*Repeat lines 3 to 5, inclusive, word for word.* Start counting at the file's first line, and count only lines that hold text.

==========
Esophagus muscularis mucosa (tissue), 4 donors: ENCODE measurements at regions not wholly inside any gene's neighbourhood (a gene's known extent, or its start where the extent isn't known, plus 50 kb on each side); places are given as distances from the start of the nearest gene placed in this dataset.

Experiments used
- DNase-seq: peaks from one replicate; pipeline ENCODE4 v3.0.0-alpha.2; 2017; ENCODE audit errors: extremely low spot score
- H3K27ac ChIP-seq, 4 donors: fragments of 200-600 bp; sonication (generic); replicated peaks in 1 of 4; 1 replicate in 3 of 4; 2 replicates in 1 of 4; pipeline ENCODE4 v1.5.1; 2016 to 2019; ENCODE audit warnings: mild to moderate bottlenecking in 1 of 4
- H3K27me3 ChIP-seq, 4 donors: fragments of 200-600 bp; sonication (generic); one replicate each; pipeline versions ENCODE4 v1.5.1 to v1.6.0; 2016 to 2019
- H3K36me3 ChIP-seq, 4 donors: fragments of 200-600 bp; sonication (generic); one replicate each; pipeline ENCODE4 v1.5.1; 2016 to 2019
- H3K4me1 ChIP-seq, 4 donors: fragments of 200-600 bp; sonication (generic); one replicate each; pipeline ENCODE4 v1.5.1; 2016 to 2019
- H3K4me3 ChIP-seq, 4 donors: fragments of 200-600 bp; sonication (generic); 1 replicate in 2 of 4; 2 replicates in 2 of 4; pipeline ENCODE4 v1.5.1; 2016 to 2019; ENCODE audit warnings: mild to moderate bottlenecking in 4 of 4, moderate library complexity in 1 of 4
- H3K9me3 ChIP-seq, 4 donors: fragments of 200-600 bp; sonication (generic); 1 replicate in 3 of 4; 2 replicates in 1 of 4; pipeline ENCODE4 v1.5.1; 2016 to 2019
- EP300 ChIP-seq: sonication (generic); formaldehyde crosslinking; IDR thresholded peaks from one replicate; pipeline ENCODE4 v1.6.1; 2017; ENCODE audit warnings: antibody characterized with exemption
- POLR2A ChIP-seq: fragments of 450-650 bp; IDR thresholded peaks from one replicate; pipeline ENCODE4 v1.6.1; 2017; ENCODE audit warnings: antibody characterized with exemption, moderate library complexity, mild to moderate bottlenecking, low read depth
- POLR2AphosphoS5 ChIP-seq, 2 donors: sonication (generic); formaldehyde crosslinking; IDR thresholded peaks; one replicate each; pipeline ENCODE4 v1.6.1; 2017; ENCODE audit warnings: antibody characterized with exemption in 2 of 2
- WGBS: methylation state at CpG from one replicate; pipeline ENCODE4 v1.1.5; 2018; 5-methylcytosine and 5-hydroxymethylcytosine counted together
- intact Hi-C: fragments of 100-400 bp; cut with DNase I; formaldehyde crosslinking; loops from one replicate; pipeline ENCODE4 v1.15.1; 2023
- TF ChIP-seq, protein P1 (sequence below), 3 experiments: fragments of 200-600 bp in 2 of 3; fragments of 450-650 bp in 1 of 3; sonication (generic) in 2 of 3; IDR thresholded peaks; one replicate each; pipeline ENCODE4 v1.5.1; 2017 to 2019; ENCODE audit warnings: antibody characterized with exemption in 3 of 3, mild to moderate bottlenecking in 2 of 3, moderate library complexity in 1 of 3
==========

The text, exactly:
- DNase-seq: peaks from one replicate; pipeline ENCODE4 v3.0.0-alpha.2; 2017; ENCODE audit errors: extremely low spot score
- H3K27ac ChIP-seq, 4 donors: fragments of 200-600 bp; sonication (generic); replicated peaks in 1 of 4; 1 replicate in 3 of 4; 2 replicates in 1 of 4; pipeline ENCODE4 v1.5.1; 2016 to 2019; ENCODE audit warnings: mild to moderate bottlenecking in 1 of 4
- H3K27me3 ChIP-seq, 4 donors: fragments of 200-600 bp; sonication (generic); one replicate each; pipeline versions ENCODE4 v1.5.1 to v1.6.0; 2016 to 2019